This Week in Elder News - 25 July 2009
Time and Time Again

ELDER MUSIC: Musicians You Should Know About - Part 2

IMPORTANT EDITORIAL NOTE: Although Peter Tibbles has been handling most of the Sunday Elder Music columns for several months, today it is official – he joins Virginia DeBolt, Saul Friedman and Jan Adams as a regular contributor, our own master musicologist whose knowledge in just about every genre is immense.

In addition to his scholarship, humor and excellent taste, Peter has a knack for the telling anecdote about musicians and it feels like he is my own personal deejay as I prepare these stories for posting each week. His bio is here and I know you will welcome him to the TGB family.

I mentioned last week that Delbert McClinton is the best white soul singer still alive. There was a better one but he’s no longer with us. Eddie Hinton had an interesting life. He played guitar on a number of the Stax records and wrote a few of the songs as well. He made a couple of albums over the years but few saw the light of day.

It was only towards the end of his life that these and new recordings started appearing. He was always quite fond of legal and illegal substances. This was a factor in his not becoming more famous. This track is I’ll Come Running (Back To You) from “Letters from Mississippi.”


I first encountered Lisa Gilkyson in Albuquerque back in the seventies. I immediately bought her album called “Love From the Heart.” I think it sold about one copy. Some years later, Eliza Gilkyson arrived on the scene, and, lorks a’mercy, it’s the same person. She still makes fine albums, even finer indeed.

From her album “Lost and Found,” Richmond Boy.


For those with long memories, and that must be just about everyone reading this blog, Eliza’s dad was Terry Gilkyson who was also a songwriter: Cry of the Wild Goose, Memories Are Made of This, Greenfields, Marianne.

I saw Phil Ochs a few times. The first was in Vancouver in 1970. Amongst other songs, he sang Okie from Muskogee. After that song, an audience member offered him a joint and a can of beer. Phil chose the beer.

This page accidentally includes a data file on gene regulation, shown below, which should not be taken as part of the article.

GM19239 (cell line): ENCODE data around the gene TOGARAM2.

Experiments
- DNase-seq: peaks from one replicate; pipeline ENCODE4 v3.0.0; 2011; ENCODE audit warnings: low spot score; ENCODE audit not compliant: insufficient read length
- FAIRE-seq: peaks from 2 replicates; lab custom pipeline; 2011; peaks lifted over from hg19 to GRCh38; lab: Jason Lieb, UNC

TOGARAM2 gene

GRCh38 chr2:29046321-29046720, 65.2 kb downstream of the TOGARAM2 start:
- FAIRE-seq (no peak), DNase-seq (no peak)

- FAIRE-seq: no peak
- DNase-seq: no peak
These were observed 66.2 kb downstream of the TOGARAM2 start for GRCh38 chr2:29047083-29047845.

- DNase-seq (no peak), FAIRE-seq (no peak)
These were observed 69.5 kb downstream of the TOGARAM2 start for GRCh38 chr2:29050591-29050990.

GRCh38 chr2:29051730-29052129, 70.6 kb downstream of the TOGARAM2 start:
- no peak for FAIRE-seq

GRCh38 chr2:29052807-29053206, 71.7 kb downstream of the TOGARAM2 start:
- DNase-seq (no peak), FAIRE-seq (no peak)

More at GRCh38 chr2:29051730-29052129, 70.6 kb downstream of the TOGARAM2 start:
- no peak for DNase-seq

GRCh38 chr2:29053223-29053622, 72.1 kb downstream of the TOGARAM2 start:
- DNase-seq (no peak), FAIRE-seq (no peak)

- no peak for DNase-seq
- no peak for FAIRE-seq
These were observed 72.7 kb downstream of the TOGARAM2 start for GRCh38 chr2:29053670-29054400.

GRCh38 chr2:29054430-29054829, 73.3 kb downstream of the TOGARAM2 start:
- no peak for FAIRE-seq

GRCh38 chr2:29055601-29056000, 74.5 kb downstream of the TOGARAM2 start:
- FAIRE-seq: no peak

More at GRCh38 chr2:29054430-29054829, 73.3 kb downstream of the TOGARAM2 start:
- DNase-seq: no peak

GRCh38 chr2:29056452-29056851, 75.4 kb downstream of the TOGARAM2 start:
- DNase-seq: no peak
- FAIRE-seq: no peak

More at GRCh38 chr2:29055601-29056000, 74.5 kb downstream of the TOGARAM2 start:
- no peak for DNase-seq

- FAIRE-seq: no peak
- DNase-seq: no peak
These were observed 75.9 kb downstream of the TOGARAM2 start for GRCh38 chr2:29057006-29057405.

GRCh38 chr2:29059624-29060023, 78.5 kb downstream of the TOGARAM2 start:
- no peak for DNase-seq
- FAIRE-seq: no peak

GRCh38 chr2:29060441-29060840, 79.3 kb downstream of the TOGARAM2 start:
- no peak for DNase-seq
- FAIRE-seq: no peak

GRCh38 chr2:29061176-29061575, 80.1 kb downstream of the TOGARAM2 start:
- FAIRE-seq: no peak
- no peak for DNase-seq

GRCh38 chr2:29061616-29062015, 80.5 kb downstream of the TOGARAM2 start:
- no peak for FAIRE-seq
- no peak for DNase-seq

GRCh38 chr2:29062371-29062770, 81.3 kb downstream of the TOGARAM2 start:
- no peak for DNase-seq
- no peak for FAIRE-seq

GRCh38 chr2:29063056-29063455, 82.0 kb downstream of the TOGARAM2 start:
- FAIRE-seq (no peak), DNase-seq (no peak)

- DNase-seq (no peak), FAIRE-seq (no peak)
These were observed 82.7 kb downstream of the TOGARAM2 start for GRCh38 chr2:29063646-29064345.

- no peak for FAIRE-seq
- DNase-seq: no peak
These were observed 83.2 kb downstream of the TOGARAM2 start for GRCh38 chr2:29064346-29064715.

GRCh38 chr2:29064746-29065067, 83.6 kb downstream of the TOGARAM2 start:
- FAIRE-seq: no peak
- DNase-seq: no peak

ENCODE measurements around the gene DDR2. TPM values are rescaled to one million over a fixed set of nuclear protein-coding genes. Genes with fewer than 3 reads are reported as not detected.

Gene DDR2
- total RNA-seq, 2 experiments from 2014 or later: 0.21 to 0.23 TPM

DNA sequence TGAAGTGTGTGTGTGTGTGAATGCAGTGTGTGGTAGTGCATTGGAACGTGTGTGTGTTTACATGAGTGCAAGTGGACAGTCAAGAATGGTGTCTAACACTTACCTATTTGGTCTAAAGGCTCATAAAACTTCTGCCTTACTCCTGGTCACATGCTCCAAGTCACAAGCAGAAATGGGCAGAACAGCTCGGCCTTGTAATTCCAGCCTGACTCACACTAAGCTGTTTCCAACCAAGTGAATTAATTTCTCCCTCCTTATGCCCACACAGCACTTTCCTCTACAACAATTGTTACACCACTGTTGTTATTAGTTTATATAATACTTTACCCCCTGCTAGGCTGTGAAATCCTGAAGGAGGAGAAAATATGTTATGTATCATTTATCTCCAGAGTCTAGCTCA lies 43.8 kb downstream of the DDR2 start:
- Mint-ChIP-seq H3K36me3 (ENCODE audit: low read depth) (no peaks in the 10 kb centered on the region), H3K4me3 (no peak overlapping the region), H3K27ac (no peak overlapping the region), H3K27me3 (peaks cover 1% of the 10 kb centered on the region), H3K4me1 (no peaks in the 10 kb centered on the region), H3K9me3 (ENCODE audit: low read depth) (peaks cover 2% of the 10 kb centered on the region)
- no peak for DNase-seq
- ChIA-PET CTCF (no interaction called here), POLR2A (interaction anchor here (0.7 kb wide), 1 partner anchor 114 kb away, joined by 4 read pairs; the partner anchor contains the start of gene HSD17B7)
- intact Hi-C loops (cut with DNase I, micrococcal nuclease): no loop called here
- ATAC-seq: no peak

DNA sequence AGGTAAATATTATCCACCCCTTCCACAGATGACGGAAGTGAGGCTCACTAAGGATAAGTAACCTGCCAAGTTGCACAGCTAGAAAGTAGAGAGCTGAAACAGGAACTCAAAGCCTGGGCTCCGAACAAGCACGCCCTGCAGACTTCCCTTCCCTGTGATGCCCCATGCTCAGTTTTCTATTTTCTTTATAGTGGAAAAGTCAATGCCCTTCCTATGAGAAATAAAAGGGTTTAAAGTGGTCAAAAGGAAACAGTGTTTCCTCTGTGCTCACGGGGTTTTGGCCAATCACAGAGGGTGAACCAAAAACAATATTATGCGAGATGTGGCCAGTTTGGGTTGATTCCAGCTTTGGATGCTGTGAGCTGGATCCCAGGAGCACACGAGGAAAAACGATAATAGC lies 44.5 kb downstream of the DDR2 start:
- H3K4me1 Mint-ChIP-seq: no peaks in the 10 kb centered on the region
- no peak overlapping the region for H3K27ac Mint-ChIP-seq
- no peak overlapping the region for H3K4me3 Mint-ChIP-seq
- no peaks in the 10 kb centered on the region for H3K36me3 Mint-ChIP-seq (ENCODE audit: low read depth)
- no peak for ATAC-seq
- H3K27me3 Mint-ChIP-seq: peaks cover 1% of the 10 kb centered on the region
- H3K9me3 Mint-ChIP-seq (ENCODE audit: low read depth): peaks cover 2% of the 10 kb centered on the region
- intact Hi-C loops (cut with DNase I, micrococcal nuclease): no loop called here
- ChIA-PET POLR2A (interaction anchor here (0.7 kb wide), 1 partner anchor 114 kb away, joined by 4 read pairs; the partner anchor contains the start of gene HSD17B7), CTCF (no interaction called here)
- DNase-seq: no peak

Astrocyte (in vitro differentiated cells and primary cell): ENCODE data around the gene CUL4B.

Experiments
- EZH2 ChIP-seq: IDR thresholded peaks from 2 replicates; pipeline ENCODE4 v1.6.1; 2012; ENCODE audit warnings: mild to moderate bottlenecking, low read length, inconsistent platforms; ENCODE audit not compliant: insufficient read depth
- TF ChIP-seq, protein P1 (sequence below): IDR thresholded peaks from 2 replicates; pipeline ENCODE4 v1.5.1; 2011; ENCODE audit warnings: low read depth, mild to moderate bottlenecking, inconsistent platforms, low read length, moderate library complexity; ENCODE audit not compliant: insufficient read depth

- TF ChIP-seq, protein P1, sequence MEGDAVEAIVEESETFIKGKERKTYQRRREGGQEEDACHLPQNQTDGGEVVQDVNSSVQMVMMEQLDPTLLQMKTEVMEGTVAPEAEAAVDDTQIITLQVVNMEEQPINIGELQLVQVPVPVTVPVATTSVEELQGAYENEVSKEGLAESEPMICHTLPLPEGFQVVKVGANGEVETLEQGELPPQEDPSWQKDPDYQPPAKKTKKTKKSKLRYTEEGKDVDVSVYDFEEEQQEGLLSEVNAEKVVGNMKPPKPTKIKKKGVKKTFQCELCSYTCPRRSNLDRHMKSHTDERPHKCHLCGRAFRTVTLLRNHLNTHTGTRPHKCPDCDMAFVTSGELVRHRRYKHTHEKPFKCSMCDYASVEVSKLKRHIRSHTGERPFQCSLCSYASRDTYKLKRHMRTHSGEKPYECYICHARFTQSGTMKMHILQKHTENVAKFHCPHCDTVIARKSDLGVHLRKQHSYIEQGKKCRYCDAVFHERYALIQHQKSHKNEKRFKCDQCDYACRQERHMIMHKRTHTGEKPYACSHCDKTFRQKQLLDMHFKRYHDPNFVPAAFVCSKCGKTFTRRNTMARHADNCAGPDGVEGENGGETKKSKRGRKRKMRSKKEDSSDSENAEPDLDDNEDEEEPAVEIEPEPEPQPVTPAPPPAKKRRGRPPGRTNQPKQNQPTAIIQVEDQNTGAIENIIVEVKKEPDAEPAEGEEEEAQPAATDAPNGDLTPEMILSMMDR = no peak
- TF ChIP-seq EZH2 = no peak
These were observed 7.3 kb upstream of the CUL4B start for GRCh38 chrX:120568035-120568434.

He was the first person who was going to be the next Bob Dylan. Phil certainly believed that but it didn’t come to pass. He was bi-polar and killed himself in 1976.

This is The Party from his best album, “Pleasures of the Harbour,” but I’m sure it wouldn’t interest anybody outside a small circle of friends.


Apparently Jennifer Warnes played the lead in Hair in Los Angeles in the late sixties. I wish I’d seen that. Anyway, I first became aware of her with a Linda Ronstadt sound-alike song, I Know a Heartache When I See One in the mid-seventies. Since then she’s made some fine, distinctive albums. No more comparisons with Linda.

It was a toss up whether to feature that song or something from later. I decided on later, First We Take Manhattan, from an album of songs by Leonard Cohen called, “Famous Blue Raincoat.”


I see Mike McClellan as often as I can. That means two or three times a year. He lives in Sydney but is part owner of a winery down here in Victoria that has a concert venue attached. What could be better than a winery and Mike McClellan? Well, the last time I saw him, it could be as Rodney Crowell was there as well.

Mike recorded several albums in the seventies and eighties, but they have been deleted. A few years ago an excellent two-CD set of his best songs was released. Unfortunately, last year EMI stopped producing this without telling him. He’s now in negotiation with them to retrieve the rights and the masters so he can put it out himself. Let’s hope he succeeds.

This is his signature tune, Song and Dance Man.



I remember Phil Ochs well, since I was lucky to have a folk music loving mom who took me to much of New England's folk concerts and coffee houses.
I loved going to Club 47 in Cambridge, MA. We also went to the Newport Folk Festivals. It was a great time for music.

I saw Phil Ochs at a 1960s free speech rally on the Ohio State campus. The authorities were trying to keep a lid on things by barring from the campus anyone not affiliated with the university. But Ochs had been a student at OSU, so he was able to come in and give a free open-air concert to support the cause. He was a big hit, and when they passed the hat afterwards I'm sure it made his efforts worthwhile.

The ineffectual banning order was the brainchild of Ohio's reactionary governor James Rhodes, who a few years later was the person ultimately responsible for the Kent State killings.

Another one-time Phil Ochs fan here. I love your column, and I'm happy you're officially a regular.

Great choices...thanks! I did see Jennifer Warnes three times in the LA production of Hair,and twice in solo performance at the Troubadour. Good times.

Welcome, Peter. Nice addition to the TGB family. I really have appreciated your selections & agree that D. McClinton is really good music. Dee

Warnes' "Famous Blue Raincoat" is my most favorite album ever.

Interesting commentary...

I was happy to see Eliza G posted. I happened across her music this year and have loved hearing it!

Her musical journey is most interesting and may be to those who read this blog. I only hint and hope that you will give Eliza another mention with a bit of bio at another time.

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